‘Sovereign’ woman faces two extra charges, one for not wearing a face mask at Upper Thomson food stall
SINGAPORE — A 41-year-old woman who gained notoriety for claiming that she is a “sovereign” above the law earlier this month was handed two additional charges on Tuesday (May 19).
SINGAPORE — A 41-year-old woman who gained notoriety for claiming that she is a “sovereign” above the law earlier this month was handed two extra charges on Tuesday (May 19).
Paramjeet Kaur, a Singaporean, allegedly failed to wear a mask over her nose and mouth at a Western food stall at Upper Thomson Road at about 7.45pm on April 26. Circuit breaker measures were already in force.
She is also alleged to have failed to report a change of her residence to authorities within 28 days of moving from a public housing flat in Whampoa to a landed property at Upper Thomson Road.
Kaur already faces three charges under the Covid-19 (Temporary Measures) (Control Order) Regulations 2020 and one charge of public nuisance.
When asked if she understood the charges on Tuesday, Kaur, who attended court in person wearing a mask, said: “I am a living woman. I reserve all my rights, including my right to remain silent.”
The court also heard that Kaur’s original lawyer, Mr Satwant Singh, was discharged, and replaced with Mr Anil Sandhu.
Mr Sandhu had to verify Kaur’s identity by telling the court that she is indeed the accused, as she refused to state her name even after being asked twice.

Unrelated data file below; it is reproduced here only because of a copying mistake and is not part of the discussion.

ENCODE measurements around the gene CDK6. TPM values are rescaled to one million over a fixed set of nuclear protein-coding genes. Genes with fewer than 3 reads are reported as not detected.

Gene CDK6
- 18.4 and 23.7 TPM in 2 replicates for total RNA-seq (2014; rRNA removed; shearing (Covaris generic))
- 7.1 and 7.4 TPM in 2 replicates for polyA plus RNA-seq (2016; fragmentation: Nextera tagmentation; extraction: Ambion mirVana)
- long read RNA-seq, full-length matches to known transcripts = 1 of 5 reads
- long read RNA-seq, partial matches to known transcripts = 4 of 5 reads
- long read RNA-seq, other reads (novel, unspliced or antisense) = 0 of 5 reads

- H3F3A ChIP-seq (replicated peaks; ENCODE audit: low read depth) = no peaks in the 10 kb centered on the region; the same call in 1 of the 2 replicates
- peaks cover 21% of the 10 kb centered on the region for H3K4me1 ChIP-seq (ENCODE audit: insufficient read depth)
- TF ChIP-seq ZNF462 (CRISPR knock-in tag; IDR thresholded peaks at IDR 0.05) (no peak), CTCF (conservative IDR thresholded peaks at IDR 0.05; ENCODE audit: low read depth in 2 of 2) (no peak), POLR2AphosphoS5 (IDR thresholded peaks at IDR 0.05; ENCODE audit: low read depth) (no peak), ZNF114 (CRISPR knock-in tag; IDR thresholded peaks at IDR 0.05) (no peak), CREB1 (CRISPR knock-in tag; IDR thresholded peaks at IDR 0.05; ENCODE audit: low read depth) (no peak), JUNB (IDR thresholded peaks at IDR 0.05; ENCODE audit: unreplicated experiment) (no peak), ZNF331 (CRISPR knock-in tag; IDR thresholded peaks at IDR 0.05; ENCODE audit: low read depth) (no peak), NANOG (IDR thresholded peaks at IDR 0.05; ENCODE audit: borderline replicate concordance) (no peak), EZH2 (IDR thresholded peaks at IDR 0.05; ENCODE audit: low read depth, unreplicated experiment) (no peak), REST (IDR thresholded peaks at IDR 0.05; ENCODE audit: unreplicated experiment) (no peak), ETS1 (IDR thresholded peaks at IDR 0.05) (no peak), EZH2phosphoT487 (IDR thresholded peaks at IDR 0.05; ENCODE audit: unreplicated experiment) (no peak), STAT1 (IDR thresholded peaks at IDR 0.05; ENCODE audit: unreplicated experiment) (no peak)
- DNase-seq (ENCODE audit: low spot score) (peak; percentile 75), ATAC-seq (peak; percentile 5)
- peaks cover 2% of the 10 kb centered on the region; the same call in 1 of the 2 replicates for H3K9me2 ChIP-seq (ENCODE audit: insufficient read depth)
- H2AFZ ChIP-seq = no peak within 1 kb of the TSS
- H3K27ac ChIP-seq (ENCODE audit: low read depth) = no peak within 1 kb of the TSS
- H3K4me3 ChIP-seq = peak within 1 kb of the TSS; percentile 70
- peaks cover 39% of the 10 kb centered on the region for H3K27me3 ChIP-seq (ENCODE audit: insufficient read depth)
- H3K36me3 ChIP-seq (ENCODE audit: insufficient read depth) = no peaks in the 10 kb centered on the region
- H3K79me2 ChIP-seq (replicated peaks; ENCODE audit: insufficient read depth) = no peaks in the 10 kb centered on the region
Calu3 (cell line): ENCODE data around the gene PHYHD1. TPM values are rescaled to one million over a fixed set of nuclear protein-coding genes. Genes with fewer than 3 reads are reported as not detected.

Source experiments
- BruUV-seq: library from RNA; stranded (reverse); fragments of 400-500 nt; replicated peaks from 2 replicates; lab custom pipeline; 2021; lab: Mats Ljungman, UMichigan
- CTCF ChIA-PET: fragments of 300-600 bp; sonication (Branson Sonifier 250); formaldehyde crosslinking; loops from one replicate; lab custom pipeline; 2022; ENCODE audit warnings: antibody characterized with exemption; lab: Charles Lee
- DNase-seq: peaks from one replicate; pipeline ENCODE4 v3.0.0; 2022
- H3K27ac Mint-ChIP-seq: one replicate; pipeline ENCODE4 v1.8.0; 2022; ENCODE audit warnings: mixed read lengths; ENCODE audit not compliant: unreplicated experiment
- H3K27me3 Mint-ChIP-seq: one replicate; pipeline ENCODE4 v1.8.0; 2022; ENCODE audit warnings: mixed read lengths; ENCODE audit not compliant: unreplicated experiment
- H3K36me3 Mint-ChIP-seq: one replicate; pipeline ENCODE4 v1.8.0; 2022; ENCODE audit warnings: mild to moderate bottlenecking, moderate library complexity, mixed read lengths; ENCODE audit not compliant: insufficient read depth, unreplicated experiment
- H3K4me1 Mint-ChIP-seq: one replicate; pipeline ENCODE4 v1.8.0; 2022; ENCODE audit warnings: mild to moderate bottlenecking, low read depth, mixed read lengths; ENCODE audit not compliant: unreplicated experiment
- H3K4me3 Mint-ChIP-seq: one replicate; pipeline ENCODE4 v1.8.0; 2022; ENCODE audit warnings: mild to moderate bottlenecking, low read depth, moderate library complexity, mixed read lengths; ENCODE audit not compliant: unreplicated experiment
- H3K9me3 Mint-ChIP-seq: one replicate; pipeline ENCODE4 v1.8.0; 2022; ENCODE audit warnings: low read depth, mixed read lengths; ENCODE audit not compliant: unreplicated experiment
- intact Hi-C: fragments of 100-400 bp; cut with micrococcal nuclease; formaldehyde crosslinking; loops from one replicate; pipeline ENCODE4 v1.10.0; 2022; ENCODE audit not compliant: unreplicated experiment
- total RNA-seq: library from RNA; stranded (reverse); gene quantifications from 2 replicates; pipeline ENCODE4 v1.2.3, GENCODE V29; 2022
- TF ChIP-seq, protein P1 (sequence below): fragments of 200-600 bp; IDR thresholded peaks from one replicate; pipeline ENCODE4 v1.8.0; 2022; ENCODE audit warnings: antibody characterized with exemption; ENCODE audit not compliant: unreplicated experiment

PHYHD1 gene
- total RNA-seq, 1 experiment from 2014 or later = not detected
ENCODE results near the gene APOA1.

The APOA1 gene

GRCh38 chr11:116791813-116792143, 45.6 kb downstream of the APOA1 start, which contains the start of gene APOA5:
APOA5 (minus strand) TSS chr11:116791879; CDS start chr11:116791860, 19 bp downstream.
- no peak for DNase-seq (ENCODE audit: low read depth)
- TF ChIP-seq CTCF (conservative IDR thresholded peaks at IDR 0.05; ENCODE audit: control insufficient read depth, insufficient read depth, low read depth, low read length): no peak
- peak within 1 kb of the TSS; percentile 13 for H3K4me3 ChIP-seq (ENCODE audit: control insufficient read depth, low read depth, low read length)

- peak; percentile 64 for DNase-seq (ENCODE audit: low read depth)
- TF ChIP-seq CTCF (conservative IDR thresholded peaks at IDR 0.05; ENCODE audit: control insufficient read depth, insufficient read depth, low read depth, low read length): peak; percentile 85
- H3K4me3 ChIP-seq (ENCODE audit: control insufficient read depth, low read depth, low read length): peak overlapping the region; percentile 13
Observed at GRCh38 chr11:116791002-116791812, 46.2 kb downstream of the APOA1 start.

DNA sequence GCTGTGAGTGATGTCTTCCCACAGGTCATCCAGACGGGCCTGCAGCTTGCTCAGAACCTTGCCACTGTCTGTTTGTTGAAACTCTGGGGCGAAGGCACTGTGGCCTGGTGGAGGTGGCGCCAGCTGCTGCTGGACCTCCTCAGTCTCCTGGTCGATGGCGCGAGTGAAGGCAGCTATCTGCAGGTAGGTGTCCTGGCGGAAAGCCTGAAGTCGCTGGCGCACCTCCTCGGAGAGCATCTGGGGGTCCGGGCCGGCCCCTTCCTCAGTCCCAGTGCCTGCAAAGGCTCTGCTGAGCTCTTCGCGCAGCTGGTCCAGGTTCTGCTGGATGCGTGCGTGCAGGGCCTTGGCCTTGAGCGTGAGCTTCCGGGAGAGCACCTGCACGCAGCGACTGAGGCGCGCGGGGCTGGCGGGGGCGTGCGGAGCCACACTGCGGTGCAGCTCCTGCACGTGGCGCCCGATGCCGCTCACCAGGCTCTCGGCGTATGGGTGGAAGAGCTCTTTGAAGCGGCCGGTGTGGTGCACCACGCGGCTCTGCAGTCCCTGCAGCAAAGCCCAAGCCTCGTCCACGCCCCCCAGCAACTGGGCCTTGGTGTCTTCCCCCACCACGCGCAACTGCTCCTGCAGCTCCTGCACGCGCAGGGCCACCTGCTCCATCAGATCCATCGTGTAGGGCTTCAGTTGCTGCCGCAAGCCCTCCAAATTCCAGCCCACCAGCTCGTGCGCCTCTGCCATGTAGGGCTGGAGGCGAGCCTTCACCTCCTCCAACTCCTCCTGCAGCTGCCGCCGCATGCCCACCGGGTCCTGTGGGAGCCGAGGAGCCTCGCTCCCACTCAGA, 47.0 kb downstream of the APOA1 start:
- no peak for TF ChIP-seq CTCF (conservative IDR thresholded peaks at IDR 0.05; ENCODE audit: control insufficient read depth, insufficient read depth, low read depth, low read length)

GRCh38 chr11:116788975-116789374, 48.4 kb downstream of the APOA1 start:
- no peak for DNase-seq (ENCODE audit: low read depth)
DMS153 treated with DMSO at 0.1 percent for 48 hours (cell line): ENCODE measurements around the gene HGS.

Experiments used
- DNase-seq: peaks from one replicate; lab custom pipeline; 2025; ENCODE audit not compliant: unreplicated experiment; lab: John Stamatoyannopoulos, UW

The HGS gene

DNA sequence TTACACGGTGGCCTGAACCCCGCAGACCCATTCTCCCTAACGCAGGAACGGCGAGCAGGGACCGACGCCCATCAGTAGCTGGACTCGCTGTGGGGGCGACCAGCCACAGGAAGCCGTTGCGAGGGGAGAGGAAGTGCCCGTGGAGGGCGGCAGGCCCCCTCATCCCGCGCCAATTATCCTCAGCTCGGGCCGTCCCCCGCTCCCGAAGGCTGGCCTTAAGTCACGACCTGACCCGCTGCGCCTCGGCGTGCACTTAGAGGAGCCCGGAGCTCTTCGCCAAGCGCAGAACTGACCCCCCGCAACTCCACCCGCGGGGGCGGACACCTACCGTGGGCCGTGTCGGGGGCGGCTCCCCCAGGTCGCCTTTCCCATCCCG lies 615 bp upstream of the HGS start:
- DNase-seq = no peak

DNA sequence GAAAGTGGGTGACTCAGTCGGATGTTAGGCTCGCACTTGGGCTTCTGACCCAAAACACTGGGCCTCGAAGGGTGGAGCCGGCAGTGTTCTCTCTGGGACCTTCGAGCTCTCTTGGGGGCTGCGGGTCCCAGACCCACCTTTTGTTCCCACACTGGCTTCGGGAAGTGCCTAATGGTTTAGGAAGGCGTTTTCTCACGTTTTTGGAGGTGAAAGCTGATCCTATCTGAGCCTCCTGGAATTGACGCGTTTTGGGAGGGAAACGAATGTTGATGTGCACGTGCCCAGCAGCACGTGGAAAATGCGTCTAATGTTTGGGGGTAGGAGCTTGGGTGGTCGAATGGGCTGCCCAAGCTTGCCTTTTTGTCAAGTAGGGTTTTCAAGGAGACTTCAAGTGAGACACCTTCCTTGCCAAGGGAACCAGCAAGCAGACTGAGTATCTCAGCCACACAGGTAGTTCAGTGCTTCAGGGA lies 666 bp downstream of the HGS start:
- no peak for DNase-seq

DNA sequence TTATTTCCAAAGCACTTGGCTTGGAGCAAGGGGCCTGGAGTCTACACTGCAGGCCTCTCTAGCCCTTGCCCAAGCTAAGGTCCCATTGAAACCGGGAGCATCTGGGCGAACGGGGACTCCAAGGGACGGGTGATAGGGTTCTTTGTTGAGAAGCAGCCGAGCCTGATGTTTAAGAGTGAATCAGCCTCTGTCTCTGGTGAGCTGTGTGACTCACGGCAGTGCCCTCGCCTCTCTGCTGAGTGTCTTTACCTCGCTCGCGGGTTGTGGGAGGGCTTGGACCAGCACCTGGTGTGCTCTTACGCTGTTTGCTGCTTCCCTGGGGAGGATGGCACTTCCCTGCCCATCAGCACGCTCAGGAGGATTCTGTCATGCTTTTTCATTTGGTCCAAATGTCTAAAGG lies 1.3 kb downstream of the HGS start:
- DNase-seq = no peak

Kaur was first charged on May 5 with allegedly leaving her home to eat in front of a food stall at Shunfu Mart on April 14 and failing to wear a mask in public on two other occasions on April 30 and May 3.
The May 3 incident drew the public nuisance charge, as she allegedly shouted loudly and created a scene at Shunfu Mart.
Videos of her confrontations with members of the public went viral earlier this month.
In one of the videos, she was heard saying: “I am a sovereign… This is something people are not going to know what it is.”
The radical belief that one is a “sovereign citizen” above the law — and gets to decide which rules to obey and which ones to ignore — has its roots in the United States in the 1970s and was largely influenced by white supremacist and anti-Semitic groups from the 1960s to 1980s.
Following these charges, Kaur had been remanded at the Institute of Mental Health for psychiatric observation for two weeks.
On Tuesday, she was granted bail of S$10,000 under the condition that she surrender her travel documents. The bail was posted by her mother.
Deputy Public Prosecutor V Jesudevan additionally asked for her to abide by Covid-19 restrictions while she is out on bail. District Judge Adam Nakhoda reaffirmed that it is a condition of her bail.
Her next court mention is on June 2.
If convicted of public nuisance, she could be fined up to S$2,000.
She could also be fined up to S$10,000, jailed up to six months, or face both penalties, for each Covid-19 regulation breach if convicted.
If convicted of the National Registration Act charge for failing to report a change of address, she could be jailed up to five years, fined up to S$5,000, or punished with both.
Law and Home Affairs Minister K Shanmugam commented on Kaur’s case on May 4, saying that people who do not want to obey the rules of the society they live in should not expect any of the benefits that come from that particular system of governance.
Chinese daily Lianhe Wanbao reported earlier that Kaur works as a physiotherapist and lived in Australia for 20 years before returning to Singapore last year.
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